Identification is a major issue in object detection. It is not just about detecting the presence or the class (player, ball…) of an object, but also finding its identity. For soccer player detection, for example, the goal is also to be able to recognize each player. However, we need for this a reference, a player catalog, in order to determine which identity corresponds to which image.
Identification with a catalog of player
Unfortunately, such a catalog does not always exist. In this case, we can use a system comparing two images of an object, and figuring if they have the same identity. We can thus distinguish all the players during a match, without even determining their proper identity. This system is called "re-identification".
Re-identification of 4 different players
Re-identification is essential for the tracking of moving objects, in other words, the tracking of these objects through sequences. Re-identification thus makes it possible to associate detected objects with the same identity throughout the images, to follow the movement of a player on the field. This is generally done in addition to classic tracking algorithms modeling the dynamics of objects. While the dynamic tracking works well frame by frame, re-identification makes it possible to find objects that were no longer visible on several consecutive images, where the dynamic can’t.
Object detection & tracking of players
This article aims to show how to create a re-identification neural network for soccer player tracking using TensorFlow.
A re-identification algorithm using Triplet Loss
A re-identification system consists of a Siamese neural network that performs image "embedding". It is a process assigning a vector to an image, so that similar images will have "close" embedding vectors, according to a defined distance (Euclidean distance, cosine similarity, ...).
Re-identification system using an embedding neural network
Here we choose to use for this network a cost function called “Triplet Loss”, as described in the article “In Defense of the Triplet Loss for Person Re-Identification” (https://arxiv.org/abs/ 1703.07737). This function compares a triplet of embedding vectors: an anchor, a positive, and a negative. The anchor is the vector against which the positive and negative are compared. The positive and negative correspond respectively to an object with the same identity as the anchor, and an object with a different identity. Here is an example with a distance d and a triplet (a,p,n) :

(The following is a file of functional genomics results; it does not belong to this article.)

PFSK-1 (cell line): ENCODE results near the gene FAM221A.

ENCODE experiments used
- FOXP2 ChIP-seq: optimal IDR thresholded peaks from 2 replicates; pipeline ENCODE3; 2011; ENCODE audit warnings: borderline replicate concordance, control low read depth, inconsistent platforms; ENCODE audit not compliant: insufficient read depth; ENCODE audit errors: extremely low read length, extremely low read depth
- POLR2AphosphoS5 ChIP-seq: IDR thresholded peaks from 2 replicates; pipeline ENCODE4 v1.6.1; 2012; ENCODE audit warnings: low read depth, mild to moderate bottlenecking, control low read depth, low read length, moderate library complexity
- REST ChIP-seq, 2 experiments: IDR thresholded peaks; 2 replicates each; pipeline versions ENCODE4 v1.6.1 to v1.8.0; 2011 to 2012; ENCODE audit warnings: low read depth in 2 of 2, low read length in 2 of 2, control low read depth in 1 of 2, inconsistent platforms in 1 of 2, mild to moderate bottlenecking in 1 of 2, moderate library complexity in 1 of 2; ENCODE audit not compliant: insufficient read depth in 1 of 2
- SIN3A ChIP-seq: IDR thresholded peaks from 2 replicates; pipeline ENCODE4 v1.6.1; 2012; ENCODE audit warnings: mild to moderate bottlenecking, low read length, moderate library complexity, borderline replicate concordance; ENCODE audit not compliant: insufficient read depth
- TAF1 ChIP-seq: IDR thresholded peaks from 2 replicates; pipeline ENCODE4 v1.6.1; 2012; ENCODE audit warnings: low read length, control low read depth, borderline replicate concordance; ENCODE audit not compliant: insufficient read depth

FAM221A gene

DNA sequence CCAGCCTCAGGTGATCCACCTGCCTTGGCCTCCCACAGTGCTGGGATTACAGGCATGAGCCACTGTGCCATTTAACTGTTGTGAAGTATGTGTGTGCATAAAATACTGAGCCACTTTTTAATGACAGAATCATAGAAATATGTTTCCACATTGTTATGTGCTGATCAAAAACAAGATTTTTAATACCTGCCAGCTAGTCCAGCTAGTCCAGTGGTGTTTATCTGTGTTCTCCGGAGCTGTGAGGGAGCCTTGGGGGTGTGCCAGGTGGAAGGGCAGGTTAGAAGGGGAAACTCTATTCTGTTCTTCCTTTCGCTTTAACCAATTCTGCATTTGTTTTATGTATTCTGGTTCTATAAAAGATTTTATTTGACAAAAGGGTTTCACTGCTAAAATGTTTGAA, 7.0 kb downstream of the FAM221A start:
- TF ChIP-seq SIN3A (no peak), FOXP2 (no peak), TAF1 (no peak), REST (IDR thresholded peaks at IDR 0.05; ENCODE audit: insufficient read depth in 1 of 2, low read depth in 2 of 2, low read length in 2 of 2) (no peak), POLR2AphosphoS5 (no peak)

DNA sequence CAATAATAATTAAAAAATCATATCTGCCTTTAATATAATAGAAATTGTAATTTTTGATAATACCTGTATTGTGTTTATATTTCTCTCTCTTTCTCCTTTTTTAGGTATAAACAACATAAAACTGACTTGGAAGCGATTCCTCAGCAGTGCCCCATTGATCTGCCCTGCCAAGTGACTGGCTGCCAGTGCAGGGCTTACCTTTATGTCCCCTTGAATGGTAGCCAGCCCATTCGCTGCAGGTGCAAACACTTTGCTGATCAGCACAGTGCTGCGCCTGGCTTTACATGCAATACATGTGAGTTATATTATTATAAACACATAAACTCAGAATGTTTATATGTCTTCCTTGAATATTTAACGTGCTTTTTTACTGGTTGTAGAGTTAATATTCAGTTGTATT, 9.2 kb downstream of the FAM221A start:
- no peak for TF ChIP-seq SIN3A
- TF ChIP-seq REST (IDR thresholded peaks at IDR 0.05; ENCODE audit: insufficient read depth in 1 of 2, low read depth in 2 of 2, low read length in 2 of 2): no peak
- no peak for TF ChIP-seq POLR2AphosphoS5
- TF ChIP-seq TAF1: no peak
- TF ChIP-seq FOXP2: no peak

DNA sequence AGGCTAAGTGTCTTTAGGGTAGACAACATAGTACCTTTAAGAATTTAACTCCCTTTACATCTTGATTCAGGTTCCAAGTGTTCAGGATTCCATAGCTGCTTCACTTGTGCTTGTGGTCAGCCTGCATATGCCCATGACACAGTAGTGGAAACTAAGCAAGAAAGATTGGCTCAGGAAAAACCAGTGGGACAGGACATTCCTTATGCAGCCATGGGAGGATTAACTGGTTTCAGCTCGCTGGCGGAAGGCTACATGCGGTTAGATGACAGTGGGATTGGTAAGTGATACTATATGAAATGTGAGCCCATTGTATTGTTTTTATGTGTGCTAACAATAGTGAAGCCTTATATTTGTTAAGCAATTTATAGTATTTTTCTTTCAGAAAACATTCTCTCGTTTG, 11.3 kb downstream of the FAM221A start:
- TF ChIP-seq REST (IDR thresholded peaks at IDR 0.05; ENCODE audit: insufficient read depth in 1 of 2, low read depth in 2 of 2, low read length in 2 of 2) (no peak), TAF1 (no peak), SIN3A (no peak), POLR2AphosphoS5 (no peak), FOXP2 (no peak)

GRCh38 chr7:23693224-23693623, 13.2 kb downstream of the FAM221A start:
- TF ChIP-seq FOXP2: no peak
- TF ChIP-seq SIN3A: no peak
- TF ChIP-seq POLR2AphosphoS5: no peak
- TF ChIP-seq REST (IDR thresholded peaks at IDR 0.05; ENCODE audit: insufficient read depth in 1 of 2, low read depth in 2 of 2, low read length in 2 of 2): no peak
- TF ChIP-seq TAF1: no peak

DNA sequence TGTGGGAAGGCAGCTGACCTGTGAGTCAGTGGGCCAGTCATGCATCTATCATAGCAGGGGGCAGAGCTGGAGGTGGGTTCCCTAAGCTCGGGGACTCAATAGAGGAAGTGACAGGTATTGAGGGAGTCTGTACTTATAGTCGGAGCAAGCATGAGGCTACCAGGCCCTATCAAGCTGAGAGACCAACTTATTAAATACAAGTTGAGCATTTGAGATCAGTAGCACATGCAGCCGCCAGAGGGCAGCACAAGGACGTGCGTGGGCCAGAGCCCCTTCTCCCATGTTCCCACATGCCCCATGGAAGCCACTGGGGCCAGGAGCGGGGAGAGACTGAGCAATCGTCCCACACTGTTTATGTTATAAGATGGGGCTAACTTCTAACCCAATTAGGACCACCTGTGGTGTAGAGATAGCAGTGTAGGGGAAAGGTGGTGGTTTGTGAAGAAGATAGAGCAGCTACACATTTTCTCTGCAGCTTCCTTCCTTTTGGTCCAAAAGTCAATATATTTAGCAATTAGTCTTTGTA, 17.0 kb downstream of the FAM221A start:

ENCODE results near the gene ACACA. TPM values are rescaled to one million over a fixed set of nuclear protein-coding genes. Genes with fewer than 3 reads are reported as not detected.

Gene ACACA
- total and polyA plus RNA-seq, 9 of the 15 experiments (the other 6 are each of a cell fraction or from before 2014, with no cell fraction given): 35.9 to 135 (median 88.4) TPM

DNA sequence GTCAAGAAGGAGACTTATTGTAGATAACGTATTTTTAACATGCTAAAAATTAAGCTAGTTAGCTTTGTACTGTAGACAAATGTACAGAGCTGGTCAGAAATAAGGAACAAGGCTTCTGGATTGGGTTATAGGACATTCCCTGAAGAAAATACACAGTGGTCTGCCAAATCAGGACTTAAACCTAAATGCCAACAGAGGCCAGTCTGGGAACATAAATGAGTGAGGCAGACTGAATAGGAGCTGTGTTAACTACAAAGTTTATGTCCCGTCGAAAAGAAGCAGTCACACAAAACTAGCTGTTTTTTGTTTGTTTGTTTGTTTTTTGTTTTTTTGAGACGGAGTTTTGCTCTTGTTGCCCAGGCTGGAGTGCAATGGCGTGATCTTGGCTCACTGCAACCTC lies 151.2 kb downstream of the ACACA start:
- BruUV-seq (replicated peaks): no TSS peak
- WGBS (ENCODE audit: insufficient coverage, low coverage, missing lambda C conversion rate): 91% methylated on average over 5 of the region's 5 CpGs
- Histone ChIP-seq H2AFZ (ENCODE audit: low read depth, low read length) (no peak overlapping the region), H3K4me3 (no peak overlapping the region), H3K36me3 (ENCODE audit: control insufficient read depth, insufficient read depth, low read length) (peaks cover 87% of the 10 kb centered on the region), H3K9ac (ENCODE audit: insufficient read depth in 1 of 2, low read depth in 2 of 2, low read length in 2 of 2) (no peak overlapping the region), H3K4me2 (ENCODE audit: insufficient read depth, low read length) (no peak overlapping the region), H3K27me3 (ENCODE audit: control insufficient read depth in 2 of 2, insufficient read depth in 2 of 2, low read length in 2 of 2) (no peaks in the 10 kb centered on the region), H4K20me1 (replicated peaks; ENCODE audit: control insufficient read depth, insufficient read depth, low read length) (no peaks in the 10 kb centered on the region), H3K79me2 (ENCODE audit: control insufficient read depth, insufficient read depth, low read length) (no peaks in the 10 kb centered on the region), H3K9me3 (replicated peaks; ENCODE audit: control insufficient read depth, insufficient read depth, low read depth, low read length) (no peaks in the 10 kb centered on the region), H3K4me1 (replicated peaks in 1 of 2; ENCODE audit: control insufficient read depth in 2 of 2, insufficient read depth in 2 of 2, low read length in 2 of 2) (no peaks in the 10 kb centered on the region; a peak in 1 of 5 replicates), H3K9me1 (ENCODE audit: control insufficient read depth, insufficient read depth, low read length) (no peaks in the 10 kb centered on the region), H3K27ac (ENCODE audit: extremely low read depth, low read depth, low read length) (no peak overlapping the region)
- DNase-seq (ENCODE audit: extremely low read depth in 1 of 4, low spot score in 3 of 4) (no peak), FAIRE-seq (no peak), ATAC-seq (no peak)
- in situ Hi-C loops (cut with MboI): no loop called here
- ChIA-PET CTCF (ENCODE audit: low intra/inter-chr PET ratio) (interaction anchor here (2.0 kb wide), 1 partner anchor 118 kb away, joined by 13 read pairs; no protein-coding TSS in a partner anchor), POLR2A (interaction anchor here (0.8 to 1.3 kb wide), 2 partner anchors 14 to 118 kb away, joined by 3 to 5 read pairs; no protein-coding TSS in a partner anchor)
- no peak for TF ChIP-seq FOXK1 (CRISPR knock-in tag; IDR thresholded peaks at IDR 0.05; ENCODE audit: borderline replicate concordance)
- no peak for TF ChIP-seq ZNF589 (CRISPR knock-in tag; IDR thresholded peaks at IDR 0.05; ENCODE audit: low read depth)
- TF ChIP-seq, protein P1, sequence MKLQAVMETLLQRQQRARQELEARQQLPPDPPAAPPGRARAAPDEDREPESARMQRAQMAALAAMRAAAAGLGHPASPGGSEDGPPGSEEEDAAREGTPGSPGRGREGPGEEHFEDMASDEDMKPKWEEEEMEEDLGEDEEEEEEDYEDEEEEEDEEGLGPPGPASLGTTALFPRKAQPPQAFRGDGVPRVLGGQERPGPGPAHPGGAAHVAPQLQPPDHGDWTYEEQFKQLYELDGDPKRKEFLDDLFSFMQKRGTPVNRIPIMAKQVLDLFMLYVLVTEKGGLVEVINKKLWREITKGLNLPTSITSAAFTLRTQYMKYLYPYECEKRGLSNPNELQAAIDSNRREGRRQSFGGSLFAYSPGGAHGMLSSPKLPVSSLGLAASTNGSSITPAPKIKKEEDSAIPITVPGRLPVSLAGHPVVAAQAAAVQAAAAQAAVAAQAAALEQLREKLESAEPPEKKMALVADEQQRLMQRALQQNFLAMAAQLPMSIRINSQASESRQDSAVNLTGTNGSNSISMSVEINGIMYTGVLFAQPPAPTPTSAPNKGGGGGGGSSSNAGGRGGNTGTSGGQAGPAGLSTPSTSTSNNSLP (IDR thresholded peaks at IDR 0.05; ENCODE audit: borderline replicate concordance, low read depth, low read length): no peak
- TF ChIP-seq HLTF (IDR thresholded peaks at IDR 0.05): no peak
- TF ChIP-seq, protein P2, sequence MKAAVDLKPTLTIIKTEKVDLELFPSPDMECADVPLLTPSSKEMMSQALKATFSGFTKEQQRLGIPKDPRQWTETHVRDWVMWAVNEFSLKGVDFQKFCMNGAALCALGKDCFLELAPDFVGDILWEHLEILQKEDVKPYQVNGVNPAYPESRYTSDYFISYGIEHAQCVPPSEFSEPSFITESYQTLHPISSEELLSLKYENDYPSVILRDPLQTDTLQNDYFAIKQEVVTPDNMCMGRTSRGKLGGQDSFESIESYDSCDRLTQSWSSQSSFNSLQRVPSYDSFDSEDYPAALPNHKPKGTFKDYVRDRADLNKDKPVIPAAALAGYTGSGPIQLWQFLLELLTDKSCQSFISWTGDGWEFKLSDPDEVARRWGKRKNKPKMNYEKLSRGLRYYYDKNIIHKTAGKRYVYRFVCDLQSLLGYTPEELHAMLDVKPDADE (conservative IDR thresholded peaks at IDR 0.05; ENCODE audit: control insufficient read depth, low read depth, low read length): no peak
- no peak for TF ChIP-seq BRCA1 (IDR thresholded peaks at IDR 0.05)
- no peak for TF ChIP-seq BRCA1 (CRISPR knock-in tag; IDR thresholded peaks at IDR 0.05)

With a margin m = 0.5, we get the following result for our cost function:
Triplet of players with an anchor, a positive, and a negative
In order to optimize the calculation of triples, the images are processed in batches. For example with a set of 3 people (Alice, Bob, Eve) :
Distance between embedded vectors of Alice, Bob and Eve
A naive approach to calculate our cost function on this batch would be to average the costs for each triplet. This is the so-called "batch-all" strategy.
Triplet Loss of a batch-all strategy (m=0.5)
However, according to the article, this strategy is not optimal. A good strategy is to only select the hardest positive, maximizing the distance d (a, p), and the harder negative, minimizing d (a, n). This is the "batch-hard" strategy.
Triplet Loss of a batch-hard strategy (m=0.5)
This strategy further penalizes images that are poorly identified by embedding: positives too far from the anchor, or negatives too close. This will make training more effective in dealing with difficult cases.
Training of the re-identification algorithm from a personalized database
To have an efficient re-identification algorithm, it may be useful to build a specific database of the objects that we want to detect (here a bounding boxes database of football players). We must then train our system with this database. The code used in this article comes from https://github.com/VisualComputingInstitute/triplet-reid.
The first step is to train the model with a training database of player images, and a csv file containing, for each image, the corresponding player ID, the path to the image, and the group ID of the object (the match ID):
pipenv run python train.py \
--train_set <training dataset csv> \
--image_root <root of images> \
--experiment_root <training output folder>
Once the training is done, we must then check the quality of the embedding neural network with the validation database. To do this, we embed the images from this validation database: